Silo Halo – Night and The City Album Review

Silo Halo

Intense Magnetism: Night and the City

A song is defined as: musical sounds in agreeable succession or arrangement.

Melody is the combination of pitch and rhythm.

The first time I put on Silo Halo‘s new album Night and the City (Etxe Records, DC) my immediate attraction was to the vocal melody lines and strong songwriting. This Washington, DC-based, self-described “emotive” band displays many strengths throughout the record but I keep finding myself humming the vocal parts for hours after each fresh listen. My only real concern is that at times I wish the vocals were even louder.

In many a rant, I have gone on and on that a big difference between “good” bands and “not good” bands is usually the strength of their singing and song writing (and of course some luck). You can walk into 74,000 different garages, basements, and bedrooms throughout the world and find plenty of great music. 90% of the time you won’t walk away fulfilled by the vocals. Maybe it’s bad P.A. systems or the extroverted nature and nakedness of singing that prevents all of those kids from choosing to become the “lead singer” vs. the drummer or guitar player.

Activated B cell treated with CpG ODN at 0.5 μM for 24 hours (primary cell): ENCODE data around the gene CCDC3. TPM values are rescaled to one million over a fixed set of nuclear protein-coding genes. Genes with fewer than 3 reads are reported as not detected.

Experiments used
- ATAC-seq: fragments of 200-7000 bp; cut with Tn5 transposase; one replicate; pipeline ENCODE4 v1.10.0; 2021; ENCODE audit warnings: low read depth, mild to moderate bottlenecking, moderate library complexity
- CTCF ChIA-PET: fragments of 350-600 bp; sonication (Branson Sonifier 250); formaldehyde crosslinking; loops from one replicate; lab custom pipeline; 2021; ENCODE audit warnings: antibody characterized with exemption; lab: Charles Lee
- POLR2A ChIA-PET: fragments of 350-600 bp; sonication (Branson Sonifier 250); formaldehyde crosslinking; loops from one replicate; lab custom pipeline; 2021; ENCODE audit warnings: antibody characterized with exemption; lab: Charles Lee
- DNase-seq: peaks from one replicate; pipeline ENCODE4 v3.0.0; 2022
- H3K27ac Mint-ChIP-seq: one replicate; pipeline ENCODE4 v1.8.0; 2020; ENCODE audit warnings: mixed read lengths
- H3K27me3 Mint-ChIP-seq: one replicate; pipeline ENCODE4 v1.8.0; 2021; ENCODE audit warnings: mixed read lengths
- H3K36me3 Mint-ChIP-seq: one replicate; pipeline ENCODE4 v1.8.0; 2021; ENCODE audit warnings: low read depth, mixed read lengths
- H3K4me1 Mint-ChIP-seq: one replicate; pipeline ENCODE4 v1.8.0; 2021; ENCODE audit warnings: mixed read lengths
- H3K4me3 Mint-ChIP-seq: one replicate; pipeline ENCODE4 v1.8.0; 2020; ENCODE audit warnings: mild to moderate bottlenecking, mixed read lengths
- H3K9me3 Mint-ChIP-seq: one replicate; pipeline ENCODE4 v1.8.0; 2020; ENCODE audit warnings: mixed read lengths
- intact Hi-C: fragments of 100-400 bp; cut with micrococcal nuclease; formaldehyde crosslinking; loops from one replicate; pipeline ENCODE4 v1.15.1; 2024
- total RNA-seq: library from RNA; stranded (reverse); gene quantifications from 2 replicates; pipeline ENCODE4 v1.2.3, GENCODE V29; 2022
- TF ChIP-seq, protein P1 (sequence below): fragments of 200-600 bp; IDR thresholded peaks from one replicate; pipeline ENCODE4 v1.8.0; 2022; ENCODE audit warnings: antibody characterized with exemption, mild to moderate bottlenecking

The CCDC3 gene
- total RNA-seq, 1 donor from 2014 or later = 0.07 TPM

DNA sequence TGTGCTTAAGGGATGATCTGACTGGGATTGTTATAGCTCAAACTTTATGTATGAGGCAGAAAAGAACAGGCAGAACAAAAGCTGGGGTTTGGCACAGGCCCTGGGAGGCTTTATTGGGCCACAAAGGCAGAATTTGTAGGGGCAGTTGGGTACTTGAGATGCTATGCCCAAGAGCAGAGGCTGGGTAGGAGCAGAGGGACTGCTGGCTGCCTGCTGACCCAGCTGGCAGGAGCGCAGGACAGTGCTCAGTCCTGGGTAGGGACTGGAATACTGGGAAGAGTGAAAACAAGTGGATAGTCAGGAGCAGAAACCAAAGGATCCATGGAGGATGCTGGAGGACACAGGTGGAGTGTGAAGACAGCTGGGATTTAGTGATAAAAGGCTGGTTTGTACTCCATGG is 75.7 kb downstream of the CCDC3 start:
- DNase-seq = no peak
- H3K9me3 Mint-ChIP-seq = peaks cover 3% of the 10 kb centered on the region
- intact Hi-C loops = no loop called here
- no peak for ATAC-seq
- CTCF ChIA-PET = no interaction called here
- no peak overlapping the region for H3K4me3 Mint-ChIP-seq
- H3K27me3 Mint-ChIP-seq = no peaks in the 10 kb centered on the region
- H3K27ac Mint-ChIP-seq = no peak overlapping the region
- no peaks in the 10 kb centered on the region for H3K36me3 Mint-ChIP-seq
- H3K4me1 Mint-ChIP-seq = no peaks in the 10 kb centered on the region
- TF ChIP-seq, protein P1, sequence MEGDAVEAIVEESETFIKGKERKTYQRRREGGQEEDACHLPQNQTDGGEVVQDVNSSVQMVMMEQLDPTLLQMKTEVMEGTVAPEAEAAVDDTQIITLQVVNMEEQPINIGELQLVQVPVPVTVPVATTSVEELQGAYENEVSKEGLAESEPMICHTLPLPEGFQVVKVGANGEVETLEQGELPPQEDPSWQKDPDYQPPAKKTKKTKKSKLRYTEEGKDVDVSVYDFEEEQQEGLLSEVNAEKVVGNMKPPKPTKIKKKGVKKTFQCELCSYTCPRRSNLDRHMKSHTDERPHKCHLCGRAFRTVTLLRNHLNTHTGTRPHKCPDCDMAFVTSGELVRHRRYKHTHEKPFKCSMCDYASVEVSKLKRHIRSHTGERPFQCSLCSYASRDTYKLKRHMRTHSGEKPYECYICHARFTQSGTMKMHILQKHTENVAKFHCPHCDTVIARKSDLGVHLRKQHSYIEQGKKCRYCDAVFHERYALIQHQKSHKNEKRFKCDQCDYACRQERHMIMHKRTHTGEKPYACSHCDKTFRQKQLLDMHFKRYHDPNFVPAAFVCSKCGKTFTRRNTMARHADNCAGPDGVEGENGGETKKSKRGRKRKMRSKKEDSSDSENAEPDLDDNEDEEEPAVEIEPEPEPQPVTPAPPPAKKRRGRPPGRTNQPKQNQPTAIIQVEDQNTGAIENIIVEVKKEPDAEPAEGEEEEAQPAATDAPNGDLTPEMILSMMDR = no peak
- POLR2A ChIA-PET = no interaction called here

Silo Halo is a band that uses their 3-person multi-instrumentalist /vocal attack like a well oiled pitching staff. Each member taking turns with their unique style and approach throughout the arrangements. The listener is treated to smart, uplifting lyrics and complex musical change up’s while the classic male-to-female vocal back and forth’s keeps the songs interesting and free-flowing.  The verse’s in the song “Out of the Fugue” act as a dark minor chord and noisy detour on the path towards the light filled chorus of arpeggiated major notes and quick picking guitar riffs. Bass player and singer Christin Durham provides contemplative vocal relief from the moody segments of Chris Goett and Greg Svitil’s vocal mannerisms. Danceable beats and distorted synths mesmerize on “You Don’t Dream” and the dynamics of songs like “Wonderful Gift” and “I’m Still Slamming My Head Against a Brick Wall” remind you why great songs will always outshine super glossy production.

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